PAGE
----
Saturday, October 6, 2012

Back to the Basic.....

After 57b years of Independence, Malaysia stands on the brink of becoming a developed country. In fact some people say that it already is, that's probably referring to the urban areas. Go to the rural areas and although one can see modern housing and some traditional houses given a very modern and sophisticated look, with many cars during holidays when the Malays go back to their 'kampungs', the farms, the rice fields, the rubber smallholdings, and the large tracks of undeveloped land give a clear sign of underdevelopment.

All countries have their unattended backyards and slum areas although they are developed and the people are living in a post-industrial era. But the farms and orchards. if the country has a significant agricultural sector, will be full of modern machinery and equipment with modern tools available for any kind of agricultural work.

That to me is the basic difference between a developed and a developing country. When farmers still use traditional tools and equipment on their farms, rice fields and small rubber holdings, use bicycles or lightweight motorcycles for transport, and produce agricultural products in small quantities for self consumption or sale to petty traders in the local area,we have underdevelopment still staring at us in the face.

The question is why can't the small and even middle-size farms, rice fields, rubber small holdings, orchards etc get modernized with the widespread use of modern equipment and agricultural tools? Uneconomical to use big machines? Why don't they use smaller machines? Costly? Or simply just not available

I would say with certainty that the small machines and equipment are just not available or just too expensive. Why? Because we've to buy them from oversea and even if they are cheap in the developed countries (probably where they are manufactured), the price over here would be exorbitant. The small Japanese Kabota hand-plough for the rice field, used to be popular in Malaysia but they are not used anymore for they are expensive and not economical to use by small farmers. The small plough-cum-tractors that were displayed at the MAHA shows, were very expensive and beyond the mens of small farmers. I've been trying to find a small lawn-mower which one can ride on without success.The one available is huge and certainly uneconomical for use in the average homes.

Can we become a fully developed country when the small-holders sector in all our 4000 or more villages are still very traditional and not very productive. Large tracks of land remained unused and undeveloped because it's too costly to hire the large back-hoe tractors to clear them. Even power-saws,blowers, fogging machines and sprayers are very costly to buy although we now have some cheap ones from China and Taiwan. But maintenance cost could be very high since they break down very often.

I wonder if the government is looking into this matter. We are so obsessed with megaprojects and million dollar programs that the production of little modern machine and equipment for the small and medium-scale farmers is totally neglected. So long as we have to buy them from oversea at exorbitant price, the small-holders sector of our economy, and it's a huge one, might remain underdeveloped.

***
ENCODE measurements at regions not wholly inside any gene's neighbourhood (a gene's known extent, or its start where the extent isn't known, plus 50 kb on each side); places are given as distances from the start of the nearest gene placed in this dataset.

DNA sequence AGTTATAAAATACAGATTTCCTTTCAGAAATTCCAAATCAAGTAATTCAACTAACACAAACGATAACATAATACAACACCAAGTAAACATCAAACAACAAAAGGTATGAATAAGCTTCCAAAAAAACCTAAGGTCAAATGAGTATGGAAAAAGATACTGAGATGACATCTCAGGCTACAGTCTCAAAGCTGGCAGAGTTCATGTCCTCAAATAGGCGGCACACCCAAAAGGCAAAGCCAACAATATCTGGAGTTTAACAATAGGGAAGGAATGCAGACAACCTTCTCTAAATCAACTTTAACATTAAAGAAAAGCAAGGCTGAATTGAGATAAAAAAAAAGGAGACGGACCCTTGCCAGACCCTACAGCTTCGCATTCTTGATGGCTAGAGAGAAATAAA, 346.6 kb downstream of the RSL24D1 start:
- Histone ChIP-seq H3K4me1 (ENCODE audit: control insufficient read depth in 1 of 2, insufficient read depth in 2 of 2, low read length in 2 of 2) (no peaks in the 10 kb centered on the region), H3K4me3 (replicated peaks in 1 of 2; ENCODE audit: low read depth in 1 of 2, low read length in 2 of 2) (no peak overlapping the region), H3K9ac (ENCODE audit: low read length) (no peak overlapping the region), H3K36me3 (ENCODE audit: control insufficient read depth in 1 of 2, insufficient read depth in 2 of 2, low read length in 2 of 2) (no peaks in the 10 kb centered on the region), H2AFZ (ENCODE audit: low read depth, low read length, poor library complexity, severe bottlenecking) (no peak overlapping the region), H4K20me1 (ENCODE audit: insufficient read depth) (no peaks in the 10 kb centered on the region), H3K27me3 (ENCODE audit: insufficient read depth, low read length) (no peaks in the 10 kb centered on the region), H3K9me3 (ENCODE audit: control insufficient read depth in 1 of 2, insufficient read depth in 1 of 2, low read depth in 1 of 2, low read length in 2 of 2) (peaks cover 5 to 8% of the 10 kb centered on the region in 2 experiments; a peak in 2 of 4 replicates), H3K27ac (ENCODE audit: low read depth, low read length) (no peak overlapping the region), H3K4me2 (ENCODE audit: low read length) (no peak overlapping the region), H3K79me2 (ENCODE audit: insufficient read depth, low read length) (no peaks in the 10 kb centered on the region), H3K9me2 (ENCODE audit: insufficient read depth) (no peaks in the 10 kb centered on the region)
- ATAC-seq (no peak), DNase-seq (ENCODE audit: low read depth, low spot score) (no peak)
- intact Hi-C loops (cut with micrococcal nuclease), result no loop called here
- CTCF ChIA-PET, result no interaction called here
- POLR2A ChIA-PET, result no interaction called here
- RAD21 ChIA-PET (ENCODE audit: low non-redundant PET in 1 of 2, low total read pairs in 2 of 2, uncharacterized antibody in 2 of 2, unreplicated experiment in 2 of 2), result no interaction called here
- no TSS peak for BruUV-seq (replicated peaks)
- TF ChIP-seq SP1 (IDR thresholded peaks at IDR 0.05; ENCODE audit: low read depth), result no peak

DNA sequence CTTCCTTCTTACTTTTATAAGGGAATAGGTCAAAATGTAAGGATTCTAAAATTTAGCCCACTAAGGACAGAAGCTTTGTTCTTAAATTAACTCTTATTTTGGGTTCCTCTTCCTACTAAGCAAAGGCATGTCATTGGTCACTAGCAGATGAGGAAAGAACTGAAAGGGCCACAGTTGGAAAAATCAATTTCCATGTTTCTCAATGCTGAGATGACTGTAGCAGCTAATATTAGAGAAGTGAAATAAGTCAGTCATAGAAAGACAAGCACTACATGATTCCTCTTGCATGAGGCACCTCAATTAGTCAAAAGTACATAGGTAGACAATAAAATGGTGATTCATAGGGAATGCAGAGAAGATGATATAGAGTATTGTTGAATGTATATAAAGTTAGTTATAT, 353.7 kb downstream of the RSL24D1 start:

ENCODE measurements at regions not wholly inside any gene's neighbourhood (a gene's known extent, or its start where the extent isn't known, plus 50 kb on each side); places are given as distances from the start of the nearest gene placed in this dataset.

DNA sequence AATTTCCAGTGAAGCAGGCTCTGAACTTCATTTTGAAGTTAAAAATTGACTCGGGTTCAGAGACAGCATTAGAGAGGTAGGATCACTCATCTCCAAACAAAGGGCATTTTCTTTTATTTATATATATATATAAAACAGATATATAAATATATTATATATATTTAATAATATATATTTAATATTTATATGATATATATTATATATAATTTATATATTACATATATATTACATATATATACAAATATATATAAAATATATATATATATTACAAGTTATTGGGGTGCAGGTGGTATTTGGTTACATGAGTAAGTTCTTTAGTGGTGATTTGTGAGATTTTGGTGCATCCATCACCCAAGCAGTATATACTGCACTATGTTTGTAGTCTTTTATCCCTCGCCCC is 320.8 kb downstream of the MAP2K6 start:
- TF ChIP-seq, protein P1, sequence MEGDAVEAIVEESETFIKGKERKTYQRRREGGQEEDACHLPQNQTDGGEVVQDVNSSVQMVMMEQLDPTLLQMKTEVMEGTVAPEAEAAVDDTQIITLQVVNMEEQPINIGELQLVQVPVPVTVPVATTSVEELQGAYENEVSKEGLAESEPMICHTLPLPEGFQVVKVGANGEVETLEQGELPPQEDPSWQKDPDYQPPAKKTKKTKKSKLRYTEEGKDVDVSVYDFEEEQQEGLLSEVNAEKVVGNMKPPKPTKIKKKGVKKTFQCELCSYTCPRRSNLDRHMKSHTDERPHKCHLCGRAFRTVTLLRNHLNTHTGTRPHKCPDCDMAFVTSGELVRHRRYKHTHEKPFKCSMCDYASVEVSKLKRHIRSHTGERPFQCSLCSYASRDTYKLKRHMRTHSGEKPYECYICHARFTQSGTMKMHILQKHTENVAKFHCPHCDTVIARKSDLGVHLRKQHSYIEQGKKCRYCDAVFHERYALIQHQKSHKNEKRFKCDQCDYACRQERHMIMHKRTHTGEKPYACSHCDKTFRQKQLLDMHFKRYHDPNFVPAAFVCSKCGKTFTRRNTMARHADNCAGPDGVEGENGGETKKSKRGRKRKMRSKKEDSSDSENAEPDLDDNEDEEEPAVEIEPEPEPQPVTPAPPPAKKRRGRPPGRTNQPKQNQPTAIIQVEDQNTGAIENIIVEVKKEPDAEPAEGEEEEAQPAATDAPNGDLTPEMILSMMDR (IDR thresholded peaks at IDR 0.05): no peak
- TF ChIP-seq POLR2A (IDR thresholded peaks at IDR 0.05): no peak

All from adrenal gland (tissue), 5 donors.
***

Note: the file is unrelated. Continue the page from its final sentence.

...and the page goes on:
abdulhalimshah said...

Mechanization of our farms in rural areas should not be a problem if there are people to manage and use them. The issue now is urban migration have caused a dismal interest in farming. Just look at the padi lands in Kuala Pilah.Many of these padi fields that were once a lovely scene in Ulu Bendol and Terachi are all gone. It is not that we need small machines to revive interest in farming, but it is the policy to go for higher incomes which farming is the least lucrative compared to say being in Technology savvy industry.

norzah said...

Very very true, Akhi Halim. But I've been wondering why farming is still a very respectable and lucrative vocation in the developed countries like US, Japan, UK, Korea, Taiwan and even developing countries like Thailand. Why are our youths not interested in staying in the rural areas? My kids told me what attraction do you have there? no internet, no entertainment centers, no modern equipment for agricultural pursuit or just too costly for small sac ale farming, no social life, no freedom to mix around, no shopping malls, etc, etc, Even in the more rural areas these centers of attraction exist in the developed countries, The clubs are everywhere, where social life is even better than in the urban areas. The suraus and mosques in the villages have failed to develop into social and recreationally centers to meet the need of modern youths. What can we do about that? Thanks for the response.

abdulhalimshah said...

Precisely Akhi. Until we bring the facilities found in urban centres to the rural areas and villages, we can safely say that it would be light years before we can really be developed.The reverse order of bringing the town to the Kampongs should make it more attractive for agriculture to the youths. It is a tall order but it is the only way to make the youngsters to remain in Kampongs.